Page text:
Multiple Zero-Day Bugs Found In 390 Axis Camera Models

(Image credit: VDOO)

VDOO, a security company focusing on protected Internet of Things (IoT) devices, found multiple flaws in Axis surveillance companies that attackers could have used to create exploit chains against the devices.

VDOO Analyzes Surveillance Cameras For Bugs

Over the past few months, VDOO has analyzed the surveillance cameras from multiple vendors to see if it can find security flaws in them. The company said that the research was carried out together with the vendors for the same of efficiency and transparency.

To no one’s surprise, the VDOO researchers found multiple zero-day vulnerabilities in devices from several vendors. The security company agreed to a coordinated disclosure process with the vendors, so the flaws for each vendor will be released when each disclosure is scheduled.

390 Axis Camera Models Impacted

Axis Communications was one of the vendors whose devices were affected by a “critical chain of vulnerabilities.” An attacker could have used these flaws to take over Axis cameras remotely, while knowing only the IP addresses of the cameras.

According to VDOO, an attacker could use three of the vulnerabilities found in the Axis cameras to do the following:

  • Access to camera’s video stream
  • Freeze the camera’s video stream
  • Control the camera – move the lens to a desired point, turn motion detection on/off
  • Add the camera to a botnet
  • Alter the camera’s software
  • Use the camera as an infiltration point for network (performing lateral movement)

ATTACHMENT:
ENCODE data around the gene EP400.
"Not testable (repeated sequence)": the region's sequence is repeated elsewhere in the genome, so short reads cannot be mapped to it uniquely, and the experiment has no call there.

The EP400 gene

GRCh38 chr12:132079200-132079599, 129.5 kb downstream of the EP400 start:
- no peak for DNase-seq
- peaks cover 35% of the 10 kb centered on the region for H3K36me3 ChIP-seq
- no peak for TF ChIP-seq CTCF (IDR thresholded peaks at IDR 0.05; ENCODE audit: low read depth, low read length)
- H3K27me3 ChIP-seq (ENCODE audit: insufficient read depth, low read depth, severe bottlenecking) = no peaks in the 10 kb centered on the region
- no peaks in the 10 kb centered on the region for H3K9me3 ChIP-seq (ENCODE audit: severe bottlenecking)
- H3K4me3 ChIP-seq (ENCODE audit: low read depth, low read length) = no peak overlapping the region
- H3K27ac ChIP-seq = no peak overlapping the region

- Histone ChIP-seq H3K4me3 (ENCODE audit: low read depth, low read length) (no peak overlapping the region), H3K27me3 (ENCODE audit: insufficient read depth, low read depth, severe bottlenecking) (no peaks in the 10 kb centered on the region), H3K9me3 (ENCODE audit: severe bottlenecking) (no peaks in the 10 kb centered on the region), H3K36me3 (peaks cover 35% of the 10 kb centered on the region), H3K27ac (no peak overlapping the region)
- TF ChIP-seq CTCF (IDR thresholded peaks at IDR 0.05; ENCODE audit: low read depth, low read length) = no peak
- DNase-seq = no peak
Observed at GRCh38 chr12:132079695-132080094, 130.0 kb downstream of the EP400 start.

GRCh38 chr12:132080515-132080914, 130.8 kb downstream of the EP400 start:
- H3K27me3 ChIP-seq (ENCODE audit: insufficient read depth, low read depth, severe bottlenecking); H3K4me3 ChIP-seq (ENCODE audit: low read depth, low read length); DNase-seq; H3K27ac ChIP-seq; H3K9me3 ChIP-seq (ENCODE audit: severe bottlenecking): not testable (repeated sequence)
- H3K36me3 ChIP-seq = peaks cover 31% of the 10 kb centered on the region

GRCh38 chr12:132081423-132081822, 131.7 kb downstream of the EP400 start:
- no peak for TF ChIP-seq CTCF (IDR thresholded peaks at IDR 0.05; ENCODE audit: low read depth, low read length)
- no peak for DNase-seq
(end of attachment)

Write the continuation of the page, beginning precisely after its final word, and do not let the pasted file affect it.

• Render the camera useless
  • Use the camera to perform other nefarious tasks (DDoS attacks, Bitcoin mining, others)

VDOO found that 390 camera models from Axis could have been exploited in this way. The company said that it hasn’t seen these vulnerabilities being exploited in the field. Axis seems to have issued updated firmware for all of those cameras, so owners of these cameras should update immediately.

VDOO also recommended that surveillance camera manufacturers minimize the privileges given to each part of the firmware so that the devices can’t be so easily exploited with a single bug; properly sanitize all input so that attackers can’t use special characters to take over the system, minimize use of shell scripts, and encrypt their devices’ firmware to discourage attackers from analyzing the firmware for bugs.

Lucian Armasu
Lucian Armasu is a Contributing Writer for Tom's Hardware US. He covers software news and the issues surrounding privacy and security.